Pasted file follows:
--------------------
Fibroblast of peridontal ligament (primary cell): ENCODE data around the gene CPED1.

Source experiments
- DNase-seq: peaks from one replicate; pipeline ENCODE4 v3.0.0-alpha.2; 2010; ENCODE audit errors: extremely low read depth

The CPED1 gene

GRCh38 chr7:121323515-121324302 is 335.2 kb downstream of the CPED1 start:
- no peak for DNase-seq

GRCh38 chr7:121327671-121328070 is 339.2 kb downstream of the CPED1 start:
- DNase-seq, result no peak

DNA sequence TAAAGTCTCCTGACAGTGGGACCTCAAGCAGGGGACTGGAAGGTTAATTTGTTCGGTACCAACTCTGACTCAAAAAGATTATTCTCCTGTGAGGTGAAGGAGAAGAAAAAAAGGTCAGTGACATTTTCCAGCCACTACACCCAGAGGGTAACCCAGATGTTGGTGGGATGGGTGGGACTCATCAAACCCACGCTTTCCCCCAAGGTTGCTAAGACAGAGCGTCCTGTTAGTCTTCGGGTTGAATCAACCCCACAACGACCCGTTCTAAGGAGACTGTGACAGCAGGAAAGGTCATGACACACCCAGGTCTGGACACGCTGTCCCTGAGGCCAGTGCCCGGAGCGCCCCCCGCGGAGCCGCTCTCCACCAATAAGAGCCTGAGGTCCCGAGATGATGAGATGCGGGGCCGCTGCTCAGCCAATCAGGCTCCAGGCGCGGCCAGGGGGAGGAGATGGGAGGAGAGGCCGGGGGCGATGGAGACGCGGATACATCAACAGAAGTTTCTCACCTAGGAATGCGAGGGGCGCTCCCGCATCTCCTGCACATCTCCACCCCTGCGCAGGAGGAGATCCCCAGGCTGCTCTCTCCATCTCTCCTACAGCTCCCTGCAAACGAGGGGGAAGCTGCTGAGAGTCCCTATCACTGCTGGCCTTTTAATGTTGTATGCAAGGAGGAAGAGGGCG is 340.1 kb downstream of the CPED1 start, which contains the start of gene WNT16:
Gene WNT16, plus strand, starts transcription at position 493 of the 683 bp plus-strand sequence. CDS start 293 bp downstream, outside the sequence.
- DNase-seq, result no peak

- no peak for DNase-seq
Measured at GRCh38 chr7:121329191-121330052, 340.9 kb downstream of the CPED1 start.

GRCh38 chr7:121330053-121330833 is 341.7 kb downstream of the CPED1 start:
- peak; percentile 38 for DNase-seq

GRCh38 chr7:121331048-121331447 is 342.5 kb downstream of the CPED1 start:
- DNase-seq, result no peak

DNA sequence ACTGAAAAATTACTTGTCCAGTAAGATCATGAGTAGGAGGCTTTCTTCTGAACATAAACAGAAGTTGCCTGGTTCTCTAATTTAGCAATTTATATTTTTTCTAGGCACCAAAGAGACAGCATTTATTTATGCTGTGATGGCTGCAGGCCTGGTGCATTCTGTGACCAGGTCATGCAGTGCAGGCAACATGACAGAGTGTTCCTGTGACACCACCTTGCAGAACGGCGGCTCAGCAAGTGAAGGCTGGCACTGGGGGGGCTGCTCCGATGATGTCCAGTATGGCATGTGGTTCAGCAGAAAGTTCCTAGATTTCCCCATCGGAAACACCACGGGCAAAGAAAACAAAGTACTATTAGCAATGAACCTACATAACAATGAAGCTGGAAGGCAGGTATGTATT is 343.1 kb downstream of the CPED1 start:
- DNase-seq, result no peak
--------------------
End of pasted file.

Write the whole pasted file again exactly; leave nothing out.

Fibroblast of peridontal ligament (primary cell): ENCODE data around the gene CPED1.

Source experiments
- DNase-seq: peaks from one replicate; pipeline ENCODE4 v3.0.0-alpha.2; 2010; ENCODE audit errors: extremely low read depth

The CPED1 gene

GRCh38 chr7:121323515-121324302 is 335.2 kb downstream of the CPED1 start:
- no peak for DNase-seq

GRCh38 chr7:121327671-121328070 is 339.2 kb downstream of the CPED1 start:
- DNase-seq, result no peak

DNA sequence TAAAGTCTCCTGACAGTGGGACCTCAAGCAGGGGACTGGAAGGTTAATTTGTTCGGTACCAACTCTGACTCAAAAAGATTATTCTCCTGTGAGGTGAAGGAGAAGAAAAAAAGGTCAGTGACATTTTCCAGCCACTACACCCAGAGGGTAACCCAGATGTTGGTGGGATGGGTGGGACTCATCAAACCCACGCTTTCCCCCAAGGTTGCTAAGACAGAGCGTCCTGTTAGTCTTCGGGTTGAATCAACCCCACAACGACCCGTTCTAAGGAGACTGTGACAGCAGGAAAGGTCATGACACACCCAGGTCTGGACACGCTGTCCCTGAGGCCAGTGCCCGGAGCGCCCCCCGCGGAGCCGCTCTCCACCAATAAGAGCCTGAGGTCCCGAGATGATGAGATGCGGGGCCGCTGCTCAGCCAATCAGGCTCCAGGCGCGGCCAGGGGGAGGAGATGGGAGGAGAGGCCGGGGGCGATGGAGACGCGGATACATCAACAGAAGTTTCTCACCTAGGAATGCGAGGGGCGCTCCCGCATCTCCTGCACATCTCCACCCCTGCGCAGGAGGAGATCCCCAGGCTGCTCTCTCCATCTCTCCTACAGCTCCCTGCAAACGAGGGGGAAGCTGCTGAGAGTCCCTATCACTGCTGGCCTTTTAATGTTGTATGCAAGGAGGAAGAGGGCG is 340.1 kb downstream of the CPED1 start, which contains the start of gene WNT16:
Gene WNT16, plus strand, starts transcription at position 493 of the 683 bp plus-strand sequence. CDS start 293 bp downstream, outside the sequence.
- DNase-seq, result no peak

- no peak for DNase-seq
Measured at GRCh38 chr7:121329191-121330052, 340.9 kb downstream of the CPED1 start.

GRCh38 chr7:121330053-121330833 is 341.7 kb downstream of the CPED1 start:
- peak; percentile 38 for DNase-seq

GRCh38 chr7:121331048-121331447 is 342.5 kb downstream of the CPED1 start:
- DNase-seq, result no peak

DNA sequence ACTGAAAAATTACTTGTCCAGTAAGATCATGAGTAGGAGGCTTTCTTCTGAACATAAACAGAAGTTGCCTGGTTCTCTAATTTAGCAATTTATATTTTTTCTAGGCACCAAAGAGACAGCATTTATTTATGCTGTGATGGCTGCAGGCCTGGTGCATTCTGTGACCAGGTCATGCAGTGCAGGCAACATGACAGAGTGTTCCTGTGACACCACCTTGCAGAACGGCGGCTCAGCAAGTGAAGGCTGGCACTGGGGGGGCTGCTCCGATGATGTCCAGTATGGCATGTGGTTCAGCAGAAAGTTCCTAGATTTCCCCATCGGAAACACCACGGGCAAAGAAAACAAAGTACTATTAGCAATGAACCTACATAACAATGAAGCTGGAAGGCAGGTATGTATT is 343.1 kb downstream of the CPED1 start:
- DNase-seq, result no peak